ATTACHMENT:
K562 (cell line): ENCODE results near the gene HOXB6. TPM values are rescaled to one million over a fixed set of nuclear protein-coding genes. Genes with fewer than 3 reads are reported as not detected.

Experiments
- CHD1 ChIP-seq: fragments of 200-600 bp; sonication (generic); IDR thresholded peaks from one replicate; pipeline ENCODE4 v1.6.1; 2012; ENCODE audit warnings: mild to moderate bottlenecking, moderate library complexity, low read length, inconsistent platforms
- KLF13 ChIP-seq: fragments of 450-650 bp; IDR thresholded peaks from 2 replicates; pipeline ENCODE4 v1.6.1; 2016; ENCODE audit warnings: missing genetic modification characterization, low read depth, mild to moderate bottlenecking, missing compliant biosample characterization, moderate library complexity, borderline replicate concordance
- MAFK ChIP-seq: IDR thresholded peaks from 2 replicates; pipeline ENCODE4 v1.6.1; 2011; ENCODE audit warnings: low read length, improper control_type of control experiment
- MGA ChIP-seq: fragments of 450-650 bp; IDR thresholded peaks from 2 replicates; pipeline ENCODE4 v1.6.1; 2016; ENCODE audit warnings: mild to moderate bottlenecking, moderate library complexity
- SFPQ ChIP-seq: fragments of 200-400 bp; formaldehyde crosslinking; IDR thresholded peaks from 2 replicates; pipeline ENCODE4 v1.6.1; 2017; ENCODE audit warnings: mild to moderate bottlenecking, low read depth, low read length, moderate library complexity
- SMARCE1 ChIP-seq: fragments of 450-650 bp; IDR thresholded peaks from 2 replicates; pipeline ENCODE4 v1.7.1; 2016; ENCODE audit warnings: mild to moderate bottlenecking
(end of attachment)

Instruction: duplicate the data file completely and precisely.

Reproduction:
K562 (cell line): ENCODE results near the gene HOXB6. TPM values are rescaled to one million over a fixed set of nuclear protein-coding genes. Genes with fewer than 3 reads are reported as not detected.

Experiments
- CHD1 ChIP-seq: fragments of 200-600 bp; sonication (generic); IDR thresholded peaks from one replicate; pipeline ENCODE4 v1.6.1; 2012; ENCODE audit warnings: mild to moderate bottlenecking, moderate library complexity, low read length, inconsistent platforms
- KLF13 ChIP-seq: fragments of 450-650 bp; IDR thresholded peaks from 2 replicates; pipeline ENCODE4 v1.6.1; 2016; ENCODE audit warnings: missing genetic modification characterization, low read depth, mild to moderate bottlenecking, missing compliant biosample characterization, moderate library complexity, borderline replicate concordance
- MAFK ChIP-seq: IDR thresholded peaks from 2 replicates; pipeline ENCODE4 v1.6.1; 2011; ENCODE audit warnings: low read length, improper control_type of control experiment
- MGA ChIP-seq: fragments of 450-650 bp; IDR thresholded peaks from 2 replicates; pipeline ENCODE4 v1.6.1; 2016; ENCODE audit warnings: mild to moderate bottlenecking, moderate library complexity
- SFPQ ChIP-seq: fragments of 200-400 bp; formaldehyde crosslinking; IDR thresholded peaks from 2 replicates; pipeline ENCODE4 v1.6.1; 2017; ENCODE audit warnings: mild to moderate bottlenecking, low read depth, low read length, moderate library complexity
- SMARCE1 ChIP-seq: fragments of 450-650 bp; IDR thresholded peaks from 2 replicates; pipeline ENCODE4 v1.7.1; 2016; ENCODE audit warnings: mild to moderate bottlenecking